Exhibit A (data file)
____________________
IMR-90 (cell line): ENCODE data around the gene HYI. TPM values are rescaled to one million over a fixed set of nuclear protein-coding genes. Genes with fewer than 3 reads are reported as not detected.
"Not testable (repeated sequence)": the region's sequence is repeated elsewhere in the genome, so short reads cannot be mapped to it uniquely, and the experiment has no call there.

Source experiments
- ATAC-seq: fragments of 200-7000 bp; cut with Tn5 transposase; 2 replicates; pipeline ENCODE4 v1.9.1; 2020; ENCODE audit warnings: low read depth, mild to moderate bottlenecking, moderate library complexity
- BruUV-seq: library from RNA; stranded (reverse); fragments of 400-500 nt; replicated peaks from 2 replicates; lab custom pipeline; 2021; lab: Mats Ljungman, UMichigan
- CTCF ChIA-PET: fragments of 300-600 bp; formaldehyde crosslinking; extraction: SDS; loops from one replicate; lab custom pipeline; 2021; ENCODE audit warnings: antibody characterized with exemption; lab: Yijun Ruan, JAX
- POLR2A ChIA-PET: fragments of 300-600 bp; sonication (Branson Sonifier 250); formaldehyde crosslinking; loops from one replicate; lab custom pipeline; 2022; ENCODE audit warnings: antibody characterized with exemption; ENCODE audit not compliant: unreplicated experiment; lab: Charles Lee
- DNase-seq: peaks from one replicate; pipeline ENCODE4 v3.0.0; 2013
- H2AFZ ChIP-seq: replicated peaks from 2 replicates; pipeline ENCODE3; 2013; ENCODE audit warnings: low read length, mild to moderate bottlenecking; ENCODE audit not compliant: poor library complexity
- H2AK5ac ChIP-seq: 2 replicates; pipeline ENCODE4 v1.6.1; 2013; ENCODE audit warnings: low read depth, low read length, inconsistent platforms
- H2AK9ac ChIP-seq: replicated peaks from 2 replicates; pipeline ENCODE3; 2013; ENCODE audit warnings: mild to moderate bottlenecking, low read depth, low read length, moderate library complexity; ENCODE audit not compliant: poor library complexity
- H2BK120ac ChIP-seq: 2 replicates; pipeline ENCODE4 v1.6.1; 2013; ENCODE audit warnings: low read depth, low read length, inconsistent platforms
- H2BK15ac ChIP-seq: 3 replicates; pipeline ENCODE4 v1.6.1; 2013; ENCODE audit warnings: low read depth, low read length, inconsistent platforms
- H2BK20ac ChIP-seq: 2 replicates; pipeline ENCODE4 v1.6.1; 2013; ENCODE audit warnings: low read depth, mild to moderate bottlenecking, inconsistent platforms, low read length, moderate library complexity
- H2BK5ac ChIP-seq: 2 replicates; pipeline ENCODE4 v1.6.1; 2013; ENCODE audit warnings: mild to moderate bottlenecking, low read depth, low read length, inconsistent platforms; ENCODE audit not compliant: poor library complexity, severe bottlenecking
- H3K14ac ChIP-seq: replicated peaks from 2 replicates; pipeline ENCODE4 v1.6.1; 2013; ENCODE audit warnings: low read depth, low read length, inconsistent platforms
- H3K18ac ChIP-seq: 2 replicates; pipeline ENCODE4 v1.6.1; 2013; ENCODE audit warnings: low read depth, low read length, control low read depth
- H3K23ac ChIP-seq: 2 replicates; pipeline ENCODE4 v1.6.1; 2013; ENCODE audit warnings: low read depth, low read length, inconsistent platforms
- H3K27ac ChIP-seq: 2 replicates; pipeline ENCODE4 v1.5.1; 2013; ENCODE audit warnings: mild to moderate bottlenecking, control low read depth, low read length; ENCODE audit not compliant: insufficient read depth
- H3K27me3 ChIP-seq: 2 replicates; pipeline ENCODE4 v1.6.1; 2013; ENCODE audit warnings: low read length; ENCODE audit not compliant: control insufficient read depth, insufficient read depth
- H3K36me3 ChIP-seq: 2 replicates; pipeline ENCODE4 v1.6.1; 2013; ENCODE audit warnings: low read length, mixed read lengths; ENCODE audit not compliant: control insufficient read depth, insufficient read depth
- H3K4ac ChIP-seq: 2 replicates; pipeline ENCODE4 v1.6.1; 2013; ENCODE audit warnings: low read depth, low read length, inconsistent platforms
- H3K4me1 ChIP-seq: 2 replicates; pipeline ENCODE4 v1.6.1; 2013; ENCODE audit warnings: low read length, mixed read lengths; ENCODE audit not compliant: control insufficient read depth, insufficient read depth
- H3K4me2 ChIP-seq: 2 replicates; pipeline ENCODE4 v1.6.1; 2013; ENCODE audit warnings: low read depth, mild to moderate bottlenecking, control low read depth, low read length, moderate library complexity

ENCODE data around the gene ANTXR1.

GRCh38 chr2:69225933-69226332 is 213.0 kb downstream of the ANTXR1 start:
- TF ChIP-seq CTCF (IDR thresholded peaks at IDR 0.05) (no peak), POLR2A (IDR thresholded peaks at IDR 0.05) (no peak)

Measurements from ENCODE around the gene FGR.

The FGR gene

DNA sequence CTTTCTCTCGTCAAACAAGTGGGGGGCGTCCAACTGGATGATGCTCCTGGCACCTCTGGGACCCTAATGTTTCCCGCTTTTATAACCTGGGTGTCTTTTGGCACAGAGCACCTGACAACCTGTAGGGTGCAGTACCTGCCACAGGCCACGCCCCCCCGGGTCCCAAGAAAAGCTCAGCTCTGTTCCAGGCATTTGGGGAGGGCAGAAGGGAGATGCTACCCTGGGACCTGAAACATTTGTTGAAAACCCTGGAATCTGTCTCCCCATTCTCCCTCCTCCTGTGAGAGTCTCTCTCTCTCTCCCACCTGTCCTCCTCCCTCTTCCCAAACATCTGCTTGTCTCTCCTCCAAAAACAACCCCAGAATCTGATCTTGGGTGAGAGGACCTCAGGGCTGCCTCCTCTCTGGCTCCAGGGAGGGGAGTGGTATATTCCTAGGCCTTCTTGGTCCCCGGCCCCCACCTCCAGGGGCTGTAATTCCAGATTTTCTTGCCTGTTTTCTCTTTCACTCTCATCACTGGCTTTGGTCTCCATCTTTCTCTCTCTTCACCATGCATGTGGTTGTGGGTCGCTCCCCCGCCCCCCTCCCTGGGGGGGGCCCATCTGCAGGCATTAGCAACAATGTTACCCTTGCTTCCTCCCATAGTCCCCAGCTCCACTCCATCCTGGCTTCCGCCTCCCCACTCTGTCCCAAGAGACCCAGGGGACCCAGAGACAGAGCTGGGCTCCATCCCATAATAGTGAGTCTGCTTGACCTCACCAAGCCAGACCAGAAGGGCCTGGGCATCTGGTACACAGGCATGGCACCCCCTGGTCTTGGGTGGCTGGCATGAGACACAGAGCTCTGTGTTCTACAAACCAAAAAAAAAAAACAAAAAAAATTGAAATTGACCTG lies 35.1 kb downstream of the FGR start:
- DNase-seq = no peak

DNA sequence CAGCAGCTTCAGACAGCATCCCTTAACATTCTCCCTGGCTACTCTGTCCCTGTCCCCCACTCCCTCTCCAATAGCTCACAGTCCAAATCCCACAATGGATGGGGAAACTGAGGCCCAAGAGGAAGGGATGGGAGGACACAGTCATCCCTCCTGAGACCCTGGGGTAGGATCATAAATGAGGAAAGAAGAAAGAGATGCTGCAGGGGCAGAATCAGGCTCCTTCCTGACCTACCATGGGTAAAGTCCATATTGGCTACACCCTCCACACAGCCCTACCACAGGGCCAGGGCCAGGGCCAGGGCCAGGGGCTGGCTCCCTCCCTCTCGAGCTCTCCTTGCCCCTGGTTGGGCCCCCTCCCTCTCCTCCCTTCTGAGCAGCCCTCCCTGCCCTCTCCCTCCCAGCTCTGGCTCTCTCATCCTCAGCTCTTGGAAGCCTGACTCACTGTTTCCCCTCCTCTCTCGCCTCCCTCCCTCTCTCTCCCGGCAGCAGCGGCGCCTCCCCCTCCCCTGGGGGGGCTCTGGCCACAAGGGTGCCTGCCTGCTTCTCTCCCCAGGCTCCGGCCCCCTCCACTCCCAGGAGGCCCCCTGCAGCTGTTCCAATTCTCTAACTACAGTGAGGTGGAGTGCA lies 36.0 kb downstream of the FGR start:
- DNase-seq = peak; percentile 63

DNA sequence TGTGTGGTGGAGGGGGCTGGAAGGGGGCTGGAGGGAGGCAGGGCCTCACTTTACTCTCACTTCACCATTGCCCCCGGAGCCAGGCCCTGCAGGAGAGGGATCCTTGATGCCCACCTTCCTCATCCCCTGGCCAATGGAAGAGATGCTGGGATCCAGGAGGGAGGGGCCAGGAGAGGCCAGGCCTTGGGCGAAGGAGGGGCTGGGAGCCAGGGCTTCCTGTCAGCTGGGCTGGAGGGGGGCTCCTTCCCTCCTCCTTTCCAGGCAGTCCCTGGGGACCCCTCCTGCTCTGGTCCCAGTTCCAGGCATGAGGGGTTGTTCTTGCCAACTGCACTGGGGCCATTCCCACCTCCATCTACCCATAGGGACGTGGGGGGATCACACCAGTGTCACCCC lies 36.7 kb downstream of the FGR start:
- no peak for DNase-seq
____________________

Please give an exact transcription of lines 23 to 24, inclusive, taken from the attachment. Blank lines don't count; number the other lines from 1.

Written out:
- H3K4me1 ChIP-seq: 2 replicates; pipeline ENCODE4 v1.6.1; 2013; ENCODE audit warnings: low read length, mixed read lengths; ENCODE audit not compliant: control insufficient read depth, insufficient read depth
- H3K4me2 ChIP-seq: 2 replicates; pipeline ENCODE4 v1.6.1; 2013; ENCODE audit warnings: low read depth, mild to moderate bottlenecking, control low read depth, low read length, moderate library complexity